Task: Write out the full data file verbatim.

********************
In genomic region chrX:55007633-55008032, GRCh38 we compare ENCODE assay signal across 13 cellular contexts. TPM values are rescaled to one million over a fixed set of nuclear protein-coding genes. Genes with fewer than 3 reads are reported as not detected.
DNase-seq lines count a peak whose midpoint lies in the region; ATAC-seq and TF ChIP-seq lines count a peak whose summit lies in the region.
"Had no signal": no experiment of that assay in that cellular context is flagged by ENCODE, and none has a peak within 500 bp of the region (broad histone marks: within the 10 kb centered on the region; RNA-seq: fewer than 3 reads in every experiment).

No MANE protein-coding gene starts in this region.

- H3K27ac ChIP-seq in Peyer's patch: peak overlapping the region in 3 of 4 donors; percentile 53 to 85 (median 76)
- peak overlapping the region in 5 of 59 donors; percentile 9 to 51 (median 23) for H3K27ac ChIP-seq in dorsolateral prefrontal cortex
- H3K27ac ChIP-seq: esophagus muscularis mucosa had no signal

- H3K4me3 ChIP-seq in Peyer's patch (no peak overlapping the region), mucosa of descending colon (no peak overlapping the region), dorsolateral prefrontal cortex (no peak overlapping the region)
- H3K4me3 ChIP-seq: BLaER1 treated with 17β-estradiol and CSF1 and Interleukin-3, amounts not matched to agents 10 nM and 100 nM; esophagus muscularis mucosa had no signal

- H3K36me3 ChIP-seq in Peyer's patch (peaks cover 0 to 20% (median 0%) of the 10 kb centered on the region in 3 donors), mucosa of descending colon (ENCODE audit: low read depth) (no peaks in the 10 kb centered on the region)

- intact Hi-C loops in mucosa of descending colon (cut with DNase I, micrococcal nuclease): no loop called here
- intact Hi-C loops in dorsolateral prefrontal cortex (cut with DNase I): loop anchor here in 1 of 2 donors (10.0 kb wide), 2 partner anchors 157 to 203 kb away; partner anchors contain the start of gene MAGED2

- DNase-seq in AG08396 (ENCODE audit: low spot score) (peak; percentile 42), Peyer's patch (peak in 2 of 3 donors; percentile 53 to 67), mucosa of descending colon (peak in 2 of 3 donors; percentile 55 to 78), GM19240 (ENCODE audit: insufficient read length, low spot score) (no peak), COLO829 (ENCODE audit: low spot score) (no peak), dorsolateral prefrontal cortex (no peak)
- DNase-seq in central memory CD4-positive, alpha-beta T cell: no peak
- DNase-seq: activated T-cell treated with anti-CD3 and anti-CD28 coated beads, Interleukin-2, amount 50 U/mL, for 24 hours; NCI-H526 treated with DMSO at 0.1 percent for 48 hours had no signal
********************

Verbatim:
In genomic region chrX:55007633-55008032, GRCh38 we compare ENCODE assay signal across 13 cellular contexts. TPM values are rescaled to one million over a fixed set of nuclear protein-coding genes. Genes with fewer than 3 reads are reported as not detected.
DNase-seq lines count a peak whose midpoint lies in the region; ATAC-seq and TF ChIP-seq lines count a peak whose summit lies in the region.
"Had no signal": no experiment of that assay in that cellular context is flagged by ENCODE, and none has a peak within 500 bp of the region (broad histone marks: within the 10 kb centered on the region; RNA-seq: fewer than 3 reads in every experiment).

No MANE protein-coding gene starts in this region.

- H3K27ac ChIP-seq in Peyer's patch: peak overlapping the region in 3 of 4 donors; percentile 53 to 85 (median 76)
- peak overlapping the region in 5 of 59 donors; percentile 9 to 51 (median 23) for H3K27ac ChIP-seq in dorsolateral prefrontal cortex
- H3K27ac ChIP-seq: esophagus muscularis mucosa had no signal

- H3K4me3 ChIP-seq in Peyer's patch (no peak overlapping the region), mucosa of descending colon (no peak overlapping the region), dorsolateral prefrontal cortex (no peak overlapping the region)
- H3K4me3 ChIP-seq: BLaER1 treated with 17β-estradiol and CSF1 and Interleukin-3, amounts not matched to agents 10 nM and 100 nM; esophagus muscularis mucosa had no signal

- H3K36me3 ChIP-seq in Peyer's patch (peaks cover 0 to 20% (median 0%) of the 10 kb centered on the region in 3 donors), mucosa of descending colon (ENCODE audit: low read depth) (no peaks in the 10 kb centered on the region)

- intact Hi-C loops in mucosa of descending colon (cut with DNase I, micrococcal nuclease): no loop called here
- intact Hi-C loops in dorsolateral prefrontal cortex (cut with DNase I): loop anchor here in 1 of 2 donors (10.0 kb wide), 2 partner anchors 157 to 203 kb away; partner anchors contain the start of gene MAGED2

- DNase-seq in AG08396 (ENCODE audit: low spot score) (peak; percentile 42), Peyer's patch (peak in 2 of 3 donors; percentile 53 to 67), mucosa of descending colon (peak in 2 of 3 donors; percentile 55 to 78), GM19240 (ENCODE audit: insufficient read length, low spot score) (no peak), COLO829 (ENCODE audit: low spot score) (no peak), dorsolateral prefrontal cortex (no peak)
- DNase-seq in central memory CD4-positive, alpha-beta T cell: no peak
- DNase-seq: activated T-cell treated with anti-CD3 and anti-CD28 coated beads, Interleukin-2, amount 50 U/mL, for 24 hours; NCI-H526 treated with DMSO at 0.1 percent for 48 hours had no signal